This needs to change – it’s a clear market (in fact, lots of similar and related markets) in which to carve out a niche and can generate more certain returns than competition with more agile competitors. Evidence can be seen of this from the entry of nimble OTT players with an OTT voice focus. Happily, there’s a long way to go and plenty of room for growth.

And that’s what we should be focused on in terms of new service launches and service orientation. Yes, we have to build bigger and faster networks that can deliver the promised speeds, yes we have to delight customers and profit from doing so, but in terms of services, MNOs really ought to forget about FaceApps and instead concentrate on delivering innovative, rich services to customers that actually care about them and are likely to pay.

Thanks Barcelona – see you next year! Well, actually, we’ll be back in April for the IMS World Forum.


Gauging the Pulse of the WebRTC Industry with Upperside in Paris

Written by RMA on . Posted in Blog

One of the most exciting things we have observed over the past 18 months or so has been the gathering momentum behind WebRTC and HTML5. When we published our first report on the topic back in early 2012, it was clear that this was going to be of huge significance for communications service providers of all stripes as well as the vendor community.

Today, we are already seeing significant vendor and operator activity orientated around the integration of WebRTC and HTML5 capabilities into both existing and novel applications. Our partners, such as Gintel, jtel, Telesoft Technologies and Dialogic have all invested in the incorporation of WebRTC functionality into their solutions.

The fantastic thing is that we are moving from market prediction and forecast to market reality. The pace of change has been significant and we can expect to see commercialisation of these applications in 2014 as stakeholders both deliver new products and wake up to the market potential.

That’s why we’re excited to be visiting Upperside’s WebRTC conference in Paris this week. It promises to be a key forum for the discussion of progress towards the WebRTC enabled world as well as an opportunity to experience how vendors and service providers are incorporating WebRTC capabilities into their offers.

We’ll be reporting from the event and in the coming months, but if you are attending, why not give us a shout and come and have a chat?

The Downloadable Client Fallacy

Written by RMA on . Posted in Blog

While attending the recent RCS summit in Berlin, we heard a number of people, including some well-respected analysts, arguing that the absence of natively installed clients is a significant impediment to RCS rollout.

We can see the point – that is, that having to download and install an application might put some users off. But we fail to see how this argument can stand up when one of the rationales behind RCS deployment is often given (particularly by the GSMA) as enabling MNOs to compete with OTT providers of messaging services. Just to be clear, we don’t agree with that – we think RCS is more about enhancing messaging and staying relevant, but still.

Remind us, how do users obtain messaging applications from OTT providers? Via download, generally speaking. To suggest that users will be dissuaded from doing so by the need of installing applications via this route makes little sense. They are already doing it, just from so-called rival solutions.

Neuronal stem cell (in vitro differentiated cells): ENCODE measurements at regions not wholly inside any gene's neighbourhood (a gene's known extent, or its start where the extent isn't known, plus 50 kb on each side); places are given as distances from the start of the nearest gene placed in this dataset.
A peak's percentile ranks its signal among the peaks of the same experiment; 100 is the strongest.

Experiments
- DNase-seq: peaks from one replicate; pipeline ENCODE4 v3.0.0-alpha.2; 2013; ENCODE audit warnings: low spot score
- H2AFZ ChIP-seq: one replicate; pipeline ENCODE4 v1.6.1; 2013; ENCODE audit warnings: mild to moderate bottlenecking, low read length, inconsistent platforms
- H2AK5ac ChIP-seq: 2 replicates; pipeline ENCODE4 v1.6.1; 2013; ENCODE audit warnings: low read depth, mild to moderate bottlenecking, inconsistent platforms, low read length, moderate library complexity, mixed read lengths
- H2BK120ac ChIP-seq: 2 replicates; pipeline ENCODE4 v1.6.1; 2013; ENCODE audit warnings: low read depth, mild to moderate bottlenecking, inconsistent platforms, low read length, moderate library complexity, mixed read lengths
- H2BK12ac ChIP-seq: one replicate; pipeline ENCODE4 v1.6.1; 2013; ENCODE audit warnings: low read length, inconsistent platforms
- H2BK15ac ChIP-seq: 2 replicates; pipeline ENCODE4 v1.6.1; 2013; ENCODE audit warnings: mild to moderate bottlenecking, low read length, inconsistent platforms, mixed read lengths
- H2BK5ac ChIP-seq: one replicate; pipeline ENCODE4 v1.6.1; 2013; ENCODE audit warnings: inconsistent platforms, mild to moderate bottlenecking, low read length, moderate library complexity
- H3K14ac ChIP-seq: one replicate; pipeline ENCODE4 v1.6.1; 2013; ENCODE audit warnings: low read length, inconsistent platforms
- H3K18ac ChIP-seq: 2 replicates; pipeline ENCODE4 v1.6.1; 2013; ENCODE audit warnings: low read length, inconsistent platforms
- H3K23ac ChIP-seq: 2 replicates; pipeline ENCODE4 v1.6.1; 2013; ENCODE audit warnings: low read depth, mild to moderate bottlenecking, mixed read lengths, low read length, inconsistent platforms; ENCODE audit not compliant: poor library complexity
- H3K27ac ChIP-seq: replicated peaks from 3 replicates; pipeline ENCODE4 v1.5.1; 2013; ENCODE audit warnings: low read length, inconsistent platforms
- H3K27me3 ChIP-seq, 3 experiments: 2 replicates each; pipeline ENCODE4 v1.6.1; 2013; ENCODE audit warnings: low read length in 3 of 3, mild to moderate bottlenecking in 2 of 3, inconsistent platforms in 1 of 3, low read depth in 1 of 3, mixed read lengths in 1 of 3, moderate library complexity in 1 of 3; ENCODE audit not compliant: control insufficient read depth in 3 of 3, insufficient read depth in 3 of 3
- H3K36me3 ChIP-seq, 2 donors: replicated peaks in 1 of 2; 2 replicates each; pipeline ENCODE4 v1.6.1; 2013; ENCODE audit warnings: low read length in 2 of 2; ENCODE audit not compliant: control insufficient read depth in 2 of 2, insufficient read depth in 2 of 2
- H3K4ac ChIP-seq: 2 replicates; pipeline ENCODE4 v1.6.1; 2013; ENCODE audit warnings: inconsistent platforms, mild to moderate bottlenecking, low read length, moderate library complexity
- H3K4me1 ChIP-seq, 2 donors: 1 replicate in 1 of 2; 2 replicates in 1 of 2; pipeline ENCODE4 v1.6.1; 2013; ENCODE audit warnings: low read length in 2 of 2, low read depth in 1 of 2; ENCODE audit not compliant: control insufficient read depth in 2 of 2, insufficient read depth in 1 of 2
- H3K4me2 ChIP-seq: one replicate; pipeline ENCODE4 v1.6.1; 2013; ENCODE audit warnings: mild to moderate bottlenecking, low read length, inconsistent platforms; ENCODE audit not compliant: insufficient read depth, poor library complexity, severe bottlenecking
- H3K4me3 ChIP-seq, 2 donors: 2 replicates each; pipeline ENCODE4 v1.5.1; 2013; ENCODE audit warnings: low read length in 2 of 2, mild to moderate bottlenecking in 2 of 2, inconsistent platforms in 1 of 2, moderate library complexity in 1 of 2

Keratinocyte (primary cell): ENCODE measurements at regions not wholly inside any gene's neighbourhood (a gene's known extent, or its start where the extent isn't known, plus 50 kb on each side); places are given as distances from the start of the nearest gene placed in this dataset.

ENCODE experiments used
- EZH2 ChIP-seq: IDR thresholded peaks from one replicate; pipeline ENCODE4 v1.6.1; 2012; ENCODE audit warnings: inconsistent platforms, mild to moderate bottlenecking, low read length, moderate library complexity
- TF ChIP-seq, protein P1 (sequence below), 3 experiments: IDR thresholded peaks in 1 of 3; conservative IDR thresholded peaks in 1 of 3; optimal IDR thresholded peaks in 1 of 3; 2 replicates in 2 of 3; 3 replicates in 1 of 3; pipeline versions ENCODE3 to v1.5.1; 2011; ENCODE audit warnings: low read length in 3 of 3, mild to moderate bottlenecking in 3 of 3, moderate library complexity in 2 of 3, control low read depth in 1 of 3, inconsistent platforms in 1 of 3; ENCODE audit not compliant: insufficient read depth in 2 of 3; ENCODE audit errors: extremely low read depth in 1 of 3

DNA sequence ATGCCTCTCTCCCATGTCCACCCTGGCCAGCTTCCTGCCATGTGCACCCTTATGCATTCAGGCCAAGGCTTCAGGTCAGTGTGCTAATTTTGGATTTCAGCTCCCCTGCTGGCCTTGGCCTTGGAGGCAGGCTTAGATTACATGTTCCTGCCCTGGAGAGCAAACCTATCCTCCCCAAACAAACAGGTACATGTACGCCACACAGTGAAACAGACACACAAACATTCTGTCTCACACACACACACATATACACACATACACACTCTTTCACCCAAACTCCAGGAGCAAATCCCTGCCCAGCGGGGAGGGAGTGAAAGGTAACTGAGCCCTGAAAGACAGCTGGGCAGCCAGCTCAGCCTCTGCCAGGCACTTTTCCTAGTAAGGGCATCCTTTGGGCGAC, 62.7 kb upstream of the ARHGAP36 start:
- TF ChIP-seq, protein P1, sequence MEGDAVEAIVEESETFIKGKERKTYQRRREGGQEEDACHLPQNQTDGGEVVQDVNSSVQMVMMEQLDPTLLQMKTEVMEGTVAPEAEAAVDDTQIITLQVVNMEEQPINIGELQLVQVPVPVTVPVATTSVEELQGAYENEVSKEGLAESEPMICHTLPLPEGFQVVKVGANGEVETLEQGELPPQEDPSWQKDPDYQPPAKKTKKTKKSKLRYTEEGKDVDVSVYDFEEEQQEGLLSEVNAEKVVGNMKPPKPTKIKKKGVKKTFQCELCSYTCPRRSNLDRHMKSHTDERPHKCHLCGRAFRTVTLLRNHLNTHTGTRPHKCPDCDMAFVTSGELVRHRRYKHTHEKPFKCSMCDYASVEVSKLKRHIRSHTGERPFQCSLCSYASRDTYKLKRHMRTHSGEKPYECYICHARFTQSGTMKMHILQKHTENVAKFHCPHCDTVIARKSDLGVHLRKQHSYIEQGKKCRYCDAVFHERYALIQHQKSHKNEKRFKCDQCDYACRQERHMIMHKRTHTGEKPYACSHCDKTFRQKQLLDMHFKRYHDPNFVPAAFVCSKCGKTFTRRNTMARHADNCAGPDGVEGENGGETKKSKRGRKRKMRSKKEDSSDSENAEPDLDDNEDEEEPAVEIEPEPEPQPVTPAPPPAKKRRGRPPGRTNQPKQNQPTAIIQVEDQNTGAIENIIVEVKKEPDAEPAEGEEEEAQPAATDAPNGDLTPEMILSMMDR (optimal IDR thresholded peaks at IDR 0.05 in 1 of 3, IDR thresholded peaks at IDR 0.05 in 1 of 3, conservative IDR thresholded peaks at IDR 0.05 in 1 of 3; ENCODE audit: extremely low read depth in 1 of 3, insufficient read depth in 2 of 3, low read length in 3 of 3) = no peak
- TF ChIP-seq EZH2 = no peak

If MNOs doubt their ability to encourage users to download clients, then that’s a failure of their marketing, not of the model per se. It’s nonsense to suggest that the model that has served OTTs so well cannot be applied to MNOs too. Why can’t they capitalise on delivery mechanisms that have proven so staggeringly successful? Of course, it would be marvellous were RCS to be natively deployed on each handset, but that’s not going to happen for many years. So why shouldn’t MNOs leverage the same mechanisms that have been used by OTT players?

We were reminded of this at the recent Ericsson EMEA Analyst event in Stockholm in a discussion we had regarding Wi-Fi offload and management solutions. In a discussion with Sheila Burpee Duncan, Head of Wi-Fi Marketing, we agreed that a key missing element was software on devices to enhance the management processes involved in handover and network selection, a subject about which we have written with our friends at GoS Networks. But what was surprising was to hear that RAN managers tend to be opposed to the provision of downloadable clients to address such issues.

Why? It’s how OTTs achieve success and scale so why can’t MNOs do the same? It’s really most peculiar – particularly when you consider that some MNOs are delivering high-quality and useful solutions from app stores too, as well as via HTML5.

For example, BT’s Wi-Fi application is a wonderful tool, enabling BT customers to easily register with hotspots nationally and internationally. It works, it’s free, is easy to configure, and updates directly from the BT website. They’ve promoted it very well too – with adverts on Facebook and alerts sent to their customers.

So why would MNO employees be opposed to doing the same thing, either for more effective Wi-Fi management (which brings benefits to their users) or for RCS (which brings benefits to their users), or for anything else for that matter?

It’s a mystery and we have no reason to doubt the impressions we received. But if it’s really true, then the marketing teams of MNOs really, really ought to learn a little bit more about how OTTs have successfully delivered their applications to millions of users. It seems they don’t understand the model at all.